Stellantis is targeting a 50% weight reduction in batteries by 2030 in a bid to lighten electric cars nearer to their combustion-engined equivalents.
“The battery today is just too heavy; the vehicle is too heavy. We shouldn’t be going backwards,” said Ned Curic, head of engineering and technology, at the opening of the company’s new Mirafiori battery technology centre in Turin, Italy.
Curic said the company’s goal was to halve the weight of the battery pack through the introduction of new lightweight battery technologies and more efficient cell packaging.
Stellantis earlier this year invested in Silicon Valley company Lytten, which is developing lighter lithium-sulphur batteries. As well as reducing weight, these cut costs and carbon emissions by using less exotic materials than lithium ion batteries.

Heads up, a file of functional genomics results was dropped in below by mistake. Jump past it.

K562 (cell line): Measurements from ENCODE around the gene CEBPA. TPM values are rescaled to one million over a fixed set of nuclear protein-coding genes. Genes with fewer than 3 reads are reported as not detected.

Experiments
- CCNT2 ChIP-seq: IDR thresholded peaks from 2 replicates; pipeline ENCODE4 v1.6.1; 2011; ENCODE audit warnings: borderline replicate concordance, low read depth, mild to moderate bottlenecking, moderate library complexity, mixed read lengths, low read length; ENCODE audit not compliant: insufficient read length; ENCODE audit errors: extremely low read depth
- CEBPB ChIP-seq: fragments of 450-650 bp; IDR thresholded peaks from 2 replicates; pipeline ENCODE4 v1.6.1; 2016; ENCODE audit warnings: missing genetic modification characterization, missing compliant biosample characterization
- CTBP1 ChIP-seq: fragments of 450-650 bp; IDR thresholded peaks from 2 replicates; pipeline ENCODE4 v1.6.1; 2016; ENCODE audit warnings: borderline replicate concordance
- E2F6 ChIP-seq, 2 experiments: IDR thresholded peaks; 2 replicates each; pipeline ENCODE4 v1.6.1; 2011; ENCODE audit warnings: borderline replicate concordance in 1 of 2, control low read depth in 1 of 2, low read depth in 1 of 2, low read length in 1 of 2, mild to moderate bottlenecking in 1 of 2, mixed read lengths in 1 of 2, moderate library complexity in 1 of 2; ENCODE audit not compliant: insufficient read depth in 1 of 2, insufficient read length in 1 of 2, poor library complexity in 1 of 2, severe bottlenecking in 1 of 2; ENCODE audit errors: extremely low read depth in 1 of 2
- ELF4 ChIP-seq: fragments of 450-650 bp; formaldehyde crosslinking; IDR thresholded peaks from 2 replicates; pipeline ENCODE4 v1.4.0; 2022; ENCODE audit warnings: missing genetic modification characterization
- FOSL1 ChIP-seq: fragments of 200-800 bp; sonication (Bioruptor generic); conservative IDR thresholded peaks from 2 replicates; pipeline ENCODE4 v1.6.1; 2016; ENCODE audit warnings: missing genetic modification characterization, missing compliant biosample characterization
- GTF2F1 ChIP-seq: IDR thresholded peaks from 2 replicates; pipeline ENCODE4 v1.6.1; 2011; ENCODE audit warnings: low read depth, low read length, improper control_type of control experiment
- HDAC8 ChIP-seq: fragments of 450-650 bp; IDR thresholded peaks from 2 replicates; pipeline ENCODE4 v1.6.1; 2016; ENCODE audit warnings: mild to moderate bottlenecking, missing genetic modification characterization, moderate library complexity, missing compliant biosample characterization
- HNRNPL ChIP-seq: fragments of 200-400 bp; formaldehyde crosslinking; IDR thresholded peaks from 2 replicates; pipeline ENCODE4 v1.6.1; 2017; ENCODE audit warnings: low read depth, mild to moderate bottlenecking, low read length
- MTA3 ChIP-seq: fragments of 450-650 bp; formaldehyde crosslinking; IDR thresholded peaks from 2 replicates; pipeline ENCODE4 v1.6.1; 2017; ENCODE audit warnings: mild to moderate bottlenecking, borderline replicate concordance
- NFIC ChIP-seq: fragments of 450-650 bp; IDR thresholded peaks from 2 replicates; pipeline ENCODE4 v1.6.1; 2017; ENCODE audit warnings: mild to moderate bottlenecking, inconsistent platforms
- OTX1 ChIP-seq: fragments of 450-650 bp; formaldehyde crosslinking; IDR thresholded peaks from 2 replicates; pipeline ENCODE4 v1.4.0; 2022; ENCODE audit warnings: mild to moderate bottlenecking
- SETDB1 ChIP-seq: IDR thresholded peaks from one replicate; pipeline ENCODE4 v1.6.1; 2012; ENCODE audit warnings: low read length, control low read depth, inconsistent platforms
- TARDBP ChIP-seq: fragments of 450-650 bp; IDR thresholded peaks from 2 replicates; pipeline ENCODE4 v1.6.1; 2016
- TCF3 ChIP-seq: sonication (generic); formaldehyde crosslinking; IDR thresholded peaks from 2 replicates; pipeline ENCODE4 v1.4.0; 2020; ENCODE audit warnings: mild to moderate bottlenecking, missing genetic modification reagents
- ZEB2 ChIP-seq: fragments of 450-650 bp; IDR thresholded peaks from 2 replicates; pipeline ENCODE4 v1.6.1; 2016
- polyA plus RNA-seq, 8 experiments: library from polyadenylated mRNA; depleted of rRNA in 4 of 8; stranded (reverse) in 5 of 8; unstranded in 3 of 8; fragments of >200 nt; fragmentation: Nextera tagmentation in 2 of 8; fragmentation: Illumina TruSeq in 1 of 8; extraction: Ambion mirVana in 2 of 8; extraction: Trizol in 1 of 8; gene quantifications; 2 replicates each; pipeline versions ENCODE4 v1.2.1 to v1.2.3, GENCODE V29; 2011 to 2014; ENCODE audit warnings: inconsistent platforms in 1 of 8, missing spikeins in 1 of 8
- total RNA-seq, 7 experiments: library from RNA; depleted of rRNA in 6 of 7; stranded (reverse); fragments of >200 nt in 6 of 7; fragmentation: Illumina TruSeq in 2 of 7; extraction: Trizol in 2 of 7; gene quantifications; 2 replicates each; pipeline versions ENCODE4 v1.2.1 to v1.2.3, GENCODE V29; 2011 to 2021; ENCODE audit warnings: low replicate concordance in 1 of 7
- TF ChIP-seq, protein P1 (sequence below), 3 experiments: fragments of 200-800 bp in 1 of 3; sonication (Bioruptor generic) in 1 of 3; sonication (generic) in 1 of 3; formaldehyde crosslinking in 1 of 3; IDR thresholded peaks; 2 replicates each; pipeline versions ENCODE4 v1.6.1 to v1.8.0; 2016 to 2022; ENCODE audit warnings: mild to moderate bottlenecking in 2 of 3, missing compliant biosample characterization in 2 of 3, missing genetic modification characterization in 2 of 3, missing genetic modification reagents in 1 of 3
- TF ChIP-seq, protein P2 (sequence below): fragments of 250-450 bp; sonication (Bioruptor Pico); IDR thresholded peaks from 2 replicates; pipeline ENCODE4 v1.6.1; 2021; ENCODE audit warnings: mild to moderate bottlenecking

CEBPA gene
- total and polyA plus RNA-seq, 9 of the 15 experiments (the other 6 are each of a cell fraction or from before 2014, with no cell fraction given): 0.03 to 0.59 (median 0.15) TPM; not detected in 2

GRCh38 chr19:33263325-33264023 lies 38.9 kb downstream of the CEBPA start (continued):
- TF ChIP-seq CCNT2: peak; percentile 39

Curic also cited sodium ion batteries as another potential alternative. Sodium ion is touted as a much cheaper option and is being developed by Chinese battery makers such as CATL.
Just how heavy EV batteries are today was revealed in a recent teardown of the BYD Seal saloon by Swiss bank UBS as part of a report in battery costs. The lithium-iron-phosphate (LFP) battery pack in the standard 62kWh Seal accounted for 470kg of the car’s overall 1941kg weight.
More expensive nickel manganese cobalt (NMC) batteries are lighter and more energy-dense, but the 60kWh pack in the Renault Mégane E-Tech Electric still weighs 394kg of the total 1783kg, UBS reported.
The new Mirafiori facility will enable Stellantis to design, develop and test battery packs, modules, high-voltage cells and software for upcoming models from Alfa Romeo, Citroën, Fiat, Peugeot, Vauxhall and more.
Stellantis has spent €40 million (£34.3m) developing the facility, which repurposes a section of a former Fiat factory. It has 32 climatic test chambers, enabling it to test up to 47 battery packs in parallel.